Start year-end financial plan
With current commodity prices at record levels and crop yields still unsure, 2012 will be a year where farms will want to do some early, year-end financial planning.
Allowing too much of an income swing can push a farm into higher income tax brackets that will require a farm to pay more income taxes, which can result in an intense downward income swing for the farm the following year.
This potential for low or negative income in 2013 may create a situation that would not allow the farm to take advantage of some basic tax deductions.
In the past few years, crop farms in the Thumb and Saginaw Valley regions of Michigan have had strong commodity prices and good crop yields. Many farms have managed income by marketing much of the year’s crop production in the winter of the following year.
• Avoid income swings with careful planning.
• Drought will have impact on bushels available for carryover.
• Evaluate options to decrease the projected 2013 expenses.
In this situation, a farm would have carried the bulk of the 2011 crop production into 2012, which allowed the farm to take advantage of good commodity prices and fixed the 2012 crop sales income early in the year. In this case, these farms would then carry the bulk of the 2012 crop into 2013 for marketing.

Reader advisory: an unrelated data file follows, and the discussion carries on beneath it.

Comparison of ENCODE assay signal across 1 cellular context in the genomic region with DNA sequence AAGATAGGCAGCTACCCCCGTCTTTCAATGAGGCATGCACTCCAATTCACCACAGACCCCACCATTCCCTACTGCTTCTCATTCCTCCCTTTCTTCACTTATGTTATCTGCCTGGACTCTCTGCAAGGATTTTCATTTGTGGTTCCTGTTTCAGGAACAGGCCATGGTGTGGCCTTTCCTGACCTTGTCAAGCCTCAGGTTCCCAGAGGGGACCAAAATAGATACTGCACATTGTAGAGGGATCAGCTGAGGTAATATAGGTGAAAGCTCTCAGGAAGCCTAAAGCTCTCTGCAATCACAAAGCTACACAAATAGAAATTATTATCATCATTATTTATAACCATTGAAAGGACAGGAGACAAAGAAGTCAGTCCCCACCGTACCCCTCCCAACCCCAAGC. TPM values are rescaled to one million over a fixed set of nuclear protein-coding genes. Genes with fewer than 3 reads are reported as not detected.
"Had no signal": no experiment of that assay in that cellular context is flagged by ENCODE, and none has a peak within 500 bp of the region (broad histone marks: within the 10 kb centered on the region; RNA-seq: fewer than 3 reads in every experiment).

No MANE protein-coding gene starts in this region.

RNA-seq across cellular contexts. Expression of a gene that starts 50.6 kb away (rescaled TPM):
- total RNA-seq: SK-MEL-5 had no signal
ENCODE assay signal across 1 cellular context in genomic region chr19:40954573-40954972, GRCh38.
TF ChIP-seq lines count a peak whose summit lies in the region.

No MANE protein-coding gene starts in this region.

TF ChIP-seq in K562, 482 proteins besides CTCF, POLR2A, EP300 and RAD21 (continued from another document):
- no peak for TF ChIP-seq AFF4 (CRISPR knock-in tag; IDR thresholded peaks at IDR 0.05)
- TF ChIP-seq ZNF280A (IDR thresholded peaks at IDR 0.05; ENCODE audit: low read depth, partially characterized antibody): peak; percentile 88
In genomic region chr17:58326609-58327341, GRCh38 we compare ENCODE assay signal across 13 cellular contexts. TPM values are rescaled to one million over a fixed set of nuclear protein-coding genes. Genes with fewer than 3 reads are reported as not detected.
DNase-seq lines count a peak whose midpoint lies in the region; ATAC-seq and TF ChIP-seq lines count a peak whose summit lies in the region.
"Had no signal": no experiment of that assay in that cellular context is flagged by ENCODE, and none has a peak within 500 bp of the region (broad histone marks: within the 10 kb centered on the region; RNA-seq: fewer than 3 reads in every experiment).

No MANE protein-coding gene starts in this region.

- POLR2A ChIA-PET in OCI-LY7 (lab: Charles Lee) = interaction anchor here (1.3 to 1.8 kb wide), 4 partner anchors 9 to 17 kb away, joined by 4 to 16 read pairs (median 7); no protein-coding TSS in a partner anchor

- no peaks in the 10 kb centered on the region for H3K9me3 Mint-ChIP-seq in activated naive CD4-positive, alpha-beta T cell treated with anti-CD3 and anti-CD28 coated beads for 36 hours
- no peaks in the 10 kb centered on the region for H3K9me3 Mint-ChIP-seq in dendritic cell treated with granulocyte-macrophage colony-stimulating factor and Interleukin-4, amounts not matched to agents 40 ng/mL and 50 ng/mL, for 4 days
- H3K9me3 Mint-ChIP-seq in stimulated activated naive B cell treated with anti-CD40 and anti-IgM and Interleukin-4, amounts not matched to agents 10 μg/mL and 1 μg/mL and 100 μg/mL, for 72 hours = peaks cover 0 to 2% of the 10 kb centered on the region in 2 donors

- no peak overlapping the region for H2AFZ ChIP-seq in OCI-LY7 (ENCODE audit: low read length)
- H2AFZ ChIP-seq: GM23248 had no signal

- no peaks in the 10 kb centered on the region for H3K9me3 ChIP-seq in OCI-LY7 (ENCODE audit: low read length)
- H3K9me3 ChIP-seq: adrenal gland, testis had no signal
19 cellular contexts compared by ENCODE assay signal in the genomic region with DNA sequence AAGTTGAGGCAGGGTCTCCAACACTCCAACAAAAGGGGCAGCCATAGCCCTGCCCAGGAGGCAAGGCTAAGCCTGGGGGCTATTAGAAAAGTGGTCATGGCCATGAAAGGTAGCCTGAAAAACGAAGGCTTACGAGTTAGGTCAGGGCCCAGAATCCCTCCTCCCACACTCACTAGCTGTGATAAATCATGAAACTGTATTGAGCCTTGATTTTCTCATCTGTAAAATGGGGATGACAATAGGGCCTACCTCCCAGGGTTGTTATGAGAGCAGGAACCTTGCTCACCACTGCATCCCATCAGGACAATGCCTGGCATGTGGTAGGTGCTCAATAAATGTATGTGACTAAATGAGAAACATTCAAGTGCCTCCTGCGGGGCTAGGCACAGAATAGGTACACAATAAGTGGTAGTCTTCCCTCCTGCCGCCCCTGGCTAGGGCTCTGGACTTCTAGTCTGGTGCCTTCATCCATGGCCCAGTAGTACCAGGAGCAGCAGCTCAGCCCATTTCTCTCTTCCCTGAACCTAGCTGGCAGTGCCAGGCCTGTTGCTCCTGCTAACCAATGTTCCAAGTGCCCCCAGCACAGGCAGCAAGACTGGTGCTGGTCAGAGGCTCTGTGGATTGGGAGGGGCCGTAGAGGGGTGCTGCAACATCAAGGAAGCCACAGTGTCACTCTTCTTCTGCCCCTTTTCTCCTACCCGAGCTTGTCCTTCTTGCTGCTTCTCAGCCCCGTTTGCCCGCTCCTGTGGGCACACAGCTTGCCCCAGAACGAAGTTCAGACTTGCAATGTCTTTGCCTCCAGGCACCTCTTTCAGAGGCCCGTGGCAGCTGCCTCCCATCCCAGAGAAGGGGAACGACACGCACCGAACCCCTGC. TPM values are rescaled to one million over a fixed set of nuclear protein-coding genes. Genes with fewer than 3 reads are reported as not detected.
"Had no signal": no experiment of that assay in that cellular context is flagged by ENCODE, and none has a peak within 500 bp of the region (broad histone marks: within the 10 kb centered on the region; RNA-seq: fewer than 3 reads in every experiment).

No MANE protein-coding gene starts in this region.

This is where the drought’s impact on 2012 crop production will impact 2013 farms, with reduced bushels to market during the winter.
Farms expecting to have less 2013 income may want to evaluate options to lower projected 2013 expenses. One method to reduce next year’s expenses is to claim this year’s supplies as a prepaid expense. There are a few rules to consider when using prepaid expenses when claiming as 2012 deductibles.
The best recommendation is to review your situation with your tax adviser, who can help with recommendations in building your year-end plan and define the requirements for putting the plan into action.
It is key to have the cash flow to handle the purchase of prepaid expenses before year’s end. Some farms have used their operating line of credit to fund these purchases with the ability to pay these borrowed funds back shortly after the start of the new year with crop sales. In many cases, the early seasonal discounts offered by some of the seed, fertilizer, chemical and other supply companies have more than offset the credit cost of borrowing the funds for three to five months.
However, if you see that the drought will reduce your crop carry forward, this may limit the cash income that will be generated by the winter sales of 2012 crops. Implementation of a plan now may be needed to avoid cash flow or credit problems as the year rapidly closes after fall harvest is completed.
It seems common that when harvest kicks in farms have little time or ability to focus on other risk or management activities, so now is the time to develop year-end plans. Farms have often depended on last-minute equipment purchases as an expense management tool in the past. However, for 2012, because equipment purchases will do little to help reduce the 2013 production expenses, you may want to consider another option.
Every farm needs to expand their window of financial cash-flow planning into a multiyear framework to obtain the farms very best potential results.
Stein writes for Michigan State University Extension.
This article published in the November, 2012 edition of MICHIGAN FARMER.